When Habib Girgis was appointed dean of the Seminary in 1918, he inherited an institution with virtually no organizational structure, vision, or sense of direction. The curriculum was inadequate in many ways, particularly with regard to religious and theological education — the very purpose for which the Seminary had been established. Financial constraints led to friction between Habib Girgis and the Lay Community Council, and Habib Girgis felt stymied in his efforts to improve the Seminary’s infrastructure, increase faculty salaries, and meet daily running expenses, among several other concerns. As dean of the Seminary, Habib Girgis had his work cut out for him. He took on a monumental list of reforms under dire circumstances, embracing a task that might have discouraged even the most formidable and talented of educators. He described his love for the Seminary and his zeal for education and theological reform in strong metaphorical language, likening it to the shedding of blood, putting one’s life and spirit at its service, and the kindling of fire and hope in one’s heart. 


Amidst those financial difficulties, a committee presented a report in February 1927 which acknowledged the Seminary’s financial hardship and the economic crisis that the country at large was then facing, asking only for what was considered to be essential, fundamental, and practical. Acknowledging Habib Girgis’ great endeavors in developing the Seminary religiously, spiritually, and academically, the committee sought the support of the Patriarchate Church Council, the Lay Community Council, and the Pope to raise standards even further. The committee desired that all faculty be appropriately qualified, both academically and spiritually, with preference given to clerical school graduates who had completed the higher level coursework. This would entail transferring to other schools certain faculty members who were deemed unqualified to teach at the Seminary. The report also stressed the importance of having qualified lecturers, preferably chosen from among the higher level graduates of the Seminary, or from those holding higher diplomas from other Schools, Colleges, or Universities.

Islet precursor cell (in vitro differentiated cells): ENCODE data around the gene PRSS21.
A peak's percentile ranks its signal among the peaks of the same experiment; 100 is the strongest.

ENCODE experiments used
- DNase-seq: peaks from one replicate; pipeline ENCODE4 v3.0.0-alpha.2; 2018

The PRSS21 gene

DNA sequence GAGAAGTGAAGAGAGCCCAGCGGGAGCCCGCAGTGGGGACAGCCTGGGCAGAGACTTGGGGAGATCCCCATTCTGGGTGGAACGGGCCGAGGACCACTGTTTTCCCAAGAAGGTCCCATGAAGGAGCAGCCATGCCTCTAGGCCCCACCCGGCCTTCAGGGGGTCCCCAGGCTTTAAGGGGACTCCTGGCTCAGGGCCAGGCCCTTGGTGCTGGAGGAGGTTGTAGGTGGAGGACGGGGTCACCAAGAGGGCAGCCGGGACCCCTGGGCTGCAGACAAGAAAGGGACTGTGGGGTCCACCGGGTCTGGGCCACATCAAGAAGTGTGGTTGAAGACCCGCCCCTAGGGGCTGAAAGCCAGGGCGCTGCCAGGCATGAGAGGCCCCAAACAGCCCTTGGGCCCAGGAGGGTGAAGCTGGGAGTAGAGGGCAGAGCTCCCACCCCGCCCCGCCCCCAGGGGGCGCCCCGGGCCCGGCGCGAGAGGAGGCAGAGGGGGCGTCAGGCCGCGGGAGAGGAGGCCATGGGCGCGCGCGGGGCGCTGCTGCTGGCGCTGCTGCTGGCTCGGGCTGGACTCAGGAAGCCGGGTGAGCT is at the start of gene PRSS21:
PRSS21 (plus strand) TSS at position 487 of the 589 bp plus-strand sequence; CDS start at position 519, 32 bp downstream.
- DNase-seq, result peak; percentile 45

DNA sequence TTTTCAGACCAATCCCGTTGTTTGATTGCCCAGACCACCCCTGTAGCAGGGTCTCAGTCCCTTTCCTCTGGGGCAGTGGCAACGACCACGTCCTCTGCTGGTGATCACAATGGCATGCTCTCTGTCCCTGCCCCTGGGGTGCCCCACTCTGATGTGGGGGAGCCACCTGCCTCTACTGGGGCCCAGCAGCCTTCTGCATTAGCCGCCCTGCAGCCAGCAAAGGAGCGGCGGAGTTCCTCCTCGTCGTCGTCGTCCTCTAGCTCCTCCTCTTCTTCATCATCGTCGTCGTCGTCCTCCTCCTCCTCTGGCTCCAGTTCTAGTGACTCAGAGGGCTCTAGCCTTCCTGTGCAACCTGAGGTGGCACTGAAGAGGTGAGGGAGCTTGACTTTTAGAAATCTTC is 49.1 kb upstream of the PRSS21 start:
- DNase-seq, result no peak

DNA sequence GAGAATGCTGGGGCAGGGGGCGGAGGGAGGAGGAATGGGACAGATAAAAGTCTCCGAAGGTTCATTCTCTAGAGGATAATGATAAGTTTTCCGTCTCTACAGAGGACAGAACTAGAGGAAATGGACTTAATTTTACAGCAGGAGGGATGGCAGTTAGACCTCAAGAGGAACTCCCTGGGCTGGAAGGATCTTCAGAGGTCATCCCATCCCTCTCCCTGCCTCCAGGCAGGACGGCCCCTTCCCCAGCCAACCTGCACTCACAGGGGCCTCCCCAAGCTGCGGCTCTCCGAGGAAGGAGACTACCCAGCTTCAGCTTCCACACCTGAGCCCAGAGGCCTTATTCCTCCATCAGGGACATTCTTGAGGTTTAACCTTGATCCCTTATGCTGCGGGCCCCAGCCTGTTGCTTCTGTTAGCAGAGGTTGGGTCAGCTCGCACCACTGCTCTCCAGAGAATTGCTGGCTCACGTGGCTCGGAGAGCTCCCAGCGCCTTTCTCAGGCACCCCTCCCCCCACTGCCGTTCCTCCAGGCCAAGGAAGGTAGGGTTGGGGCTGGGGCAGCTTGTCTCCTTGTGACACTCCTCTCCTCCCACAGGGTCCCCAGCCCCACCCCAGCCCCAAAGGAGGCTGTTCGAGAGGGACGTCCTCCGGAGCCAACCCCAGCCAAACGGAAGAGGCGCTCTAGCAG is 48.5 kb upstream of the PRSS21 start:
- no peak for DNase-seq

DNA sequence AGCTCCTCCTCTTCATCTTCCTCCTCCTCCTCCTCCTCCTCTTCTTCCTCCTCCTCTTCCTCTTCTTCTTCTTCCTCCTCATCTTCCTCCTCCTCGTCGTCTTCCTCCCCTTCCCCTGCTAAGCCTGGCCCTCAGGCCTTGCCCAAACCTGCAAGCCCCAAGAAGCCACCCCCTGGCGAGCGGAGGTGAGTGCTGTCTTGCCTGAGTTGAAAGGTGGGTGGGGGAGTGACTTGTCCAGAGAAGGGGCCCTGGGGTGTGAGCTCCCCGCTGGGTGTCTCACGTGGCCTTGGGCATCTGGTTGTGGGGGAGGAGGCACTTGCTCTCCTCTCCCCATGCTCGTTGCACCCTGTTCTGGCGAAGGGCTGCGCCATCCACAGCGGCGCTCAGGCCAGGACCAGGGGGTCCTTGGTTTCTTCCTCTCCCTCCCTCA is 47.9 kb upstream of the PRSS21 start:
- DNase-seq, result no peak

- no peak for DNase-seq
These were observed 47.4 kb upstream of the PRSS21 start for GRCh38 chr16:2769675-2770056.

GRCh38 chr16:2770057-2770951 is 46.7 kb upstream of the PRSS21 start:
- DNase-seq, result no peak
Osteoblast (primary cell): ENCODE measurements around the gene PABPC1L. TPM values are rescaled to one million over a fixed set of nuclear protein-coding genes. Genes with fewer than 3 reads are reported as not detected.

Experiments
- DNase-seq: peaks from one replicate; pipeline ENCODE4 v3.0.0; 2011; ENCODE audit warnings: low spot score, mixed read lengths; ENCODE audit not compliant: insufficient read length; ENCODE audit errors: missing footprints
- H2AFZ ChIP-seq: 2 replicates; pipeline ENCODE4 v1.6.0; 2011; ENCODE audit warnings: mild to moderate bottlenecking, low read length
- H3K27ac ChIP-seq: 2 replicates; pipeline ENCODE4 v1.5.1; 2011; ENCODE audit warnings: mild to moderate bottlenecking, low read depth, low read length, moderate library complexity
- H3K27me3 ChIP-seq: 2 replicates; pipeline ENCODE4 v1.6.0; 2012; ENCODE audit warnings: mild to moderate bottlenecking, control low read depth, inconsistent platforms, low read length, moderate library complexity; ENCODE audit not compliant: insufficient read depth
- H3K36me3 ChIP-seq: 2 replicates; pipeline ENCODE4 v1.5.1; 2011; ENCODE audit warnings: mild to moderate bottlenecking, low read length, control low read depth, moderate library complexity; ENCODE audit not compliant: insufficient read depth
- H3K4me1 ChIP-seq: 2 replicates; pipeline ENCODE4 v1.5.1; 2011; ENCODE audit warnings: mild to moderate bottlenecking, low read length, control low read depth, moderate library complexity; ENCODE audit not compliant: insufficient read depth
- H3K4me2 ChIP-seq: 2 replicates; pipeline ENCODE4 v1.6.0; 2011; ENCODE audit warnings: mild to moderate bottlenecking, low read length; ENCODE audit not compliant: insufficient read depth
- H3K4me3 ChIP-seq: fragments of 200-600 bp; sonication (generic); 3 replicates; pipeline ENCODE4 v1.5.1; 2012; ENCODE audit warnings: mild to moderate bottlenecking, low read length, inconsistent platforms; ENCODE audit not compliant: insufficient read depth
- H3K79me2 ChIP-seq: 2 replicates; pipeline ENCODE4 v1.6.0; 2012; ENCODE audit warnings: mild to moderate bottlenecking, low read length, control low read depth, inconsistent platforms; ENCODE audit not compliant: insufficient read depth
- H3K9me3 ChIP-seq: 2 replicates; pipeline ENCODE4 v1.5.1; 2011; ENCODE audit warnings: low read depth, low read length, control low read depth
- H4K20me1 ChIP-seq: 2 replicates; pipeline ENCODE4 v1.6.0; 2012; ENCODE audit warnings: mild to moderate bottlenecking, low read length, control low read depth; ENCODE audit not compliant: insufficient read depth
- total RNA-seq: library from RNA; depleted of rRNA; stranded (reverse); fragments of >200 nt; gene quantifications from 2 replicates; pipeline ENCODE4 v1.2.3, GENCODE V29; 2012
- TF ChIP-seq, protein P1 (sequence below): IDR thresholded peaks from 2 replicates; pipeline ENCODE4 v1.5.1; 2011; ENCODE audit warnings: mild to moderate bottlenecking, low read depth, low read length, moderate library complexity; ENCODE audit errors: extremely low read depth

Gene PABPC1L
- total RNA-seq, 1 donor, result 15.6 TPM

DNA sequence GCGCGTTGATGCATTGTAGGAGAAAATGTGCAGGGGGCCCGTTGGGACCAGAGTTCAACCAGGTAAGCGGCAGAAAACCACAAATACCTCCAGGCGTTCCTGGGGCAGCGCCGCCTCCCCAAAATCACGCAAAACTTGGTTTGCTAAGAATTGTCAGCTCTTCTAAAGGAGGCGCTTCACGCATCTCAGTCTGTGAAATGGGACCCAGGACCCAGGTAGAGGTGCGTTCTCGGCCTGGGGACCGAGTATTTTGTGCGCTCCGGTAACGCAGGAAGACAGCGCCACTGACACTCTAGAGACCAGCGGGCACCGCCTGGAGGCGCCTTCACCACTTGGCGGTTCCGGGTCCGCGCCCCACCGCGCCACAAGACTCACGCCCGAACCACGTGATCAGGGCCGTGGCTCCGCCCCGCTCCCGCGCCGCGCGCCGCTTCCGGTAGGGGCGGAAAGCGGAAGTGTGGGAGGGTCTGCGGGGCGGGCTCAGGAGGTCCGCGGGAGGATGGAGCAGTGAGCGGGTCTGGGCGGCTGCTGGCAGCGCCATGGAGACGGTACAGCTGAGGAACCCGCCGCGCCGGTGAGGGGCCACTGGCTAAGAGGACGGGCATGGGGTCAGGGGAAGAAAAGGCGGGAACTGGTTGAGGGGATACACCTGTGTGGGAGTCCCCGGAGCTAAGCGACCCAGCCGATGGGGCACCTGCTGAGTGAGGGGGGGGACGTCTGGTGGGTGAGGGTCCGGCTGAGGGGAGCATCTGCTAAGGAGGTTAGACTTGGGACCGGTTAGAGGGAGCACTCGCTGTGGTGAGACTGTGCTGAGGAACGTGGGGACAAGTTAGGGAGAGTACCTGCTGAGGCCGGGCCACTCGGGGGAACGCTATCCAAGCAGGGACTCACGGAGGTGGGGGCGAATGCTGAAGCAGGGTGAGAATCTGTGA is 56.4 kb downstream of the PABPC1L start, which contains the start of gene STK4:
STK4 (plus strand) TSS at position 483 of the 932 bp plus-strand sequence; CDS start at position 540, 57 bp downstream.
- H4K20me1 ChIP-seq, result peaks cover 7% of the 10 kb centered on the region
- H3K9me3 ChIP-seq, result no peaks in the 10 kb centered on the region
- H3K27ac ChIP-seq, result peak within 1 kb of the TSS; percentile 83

The low salaries paid to local faculty affected their morale and gave them little incentive to improve their academic standards. Habib Girgis understood their predicament and made repeated requests for increased pay, to no avail. He wrote bitterly to the Patriarchate Church Council saying: “I have said that the moral state of the teachers is unacceptable and their spirits are low with pain and overburdened with hardships. How can a teacher work while his mind is disturbed and his soul is in pain and in a miserable state?”[6] Receiving meager wages, the existing lecturers showed little desire to develop their knowledge and skills and found no incentive to exert themselves to strive for academic excellence among their students. The report that was presented alongside the budget emphasized that the Seminary was the “spine” of the Coptic Church and the measure of its revival and refinement, and argued that the new proposed system would raise standards to a level suited to modern developments and circumstances.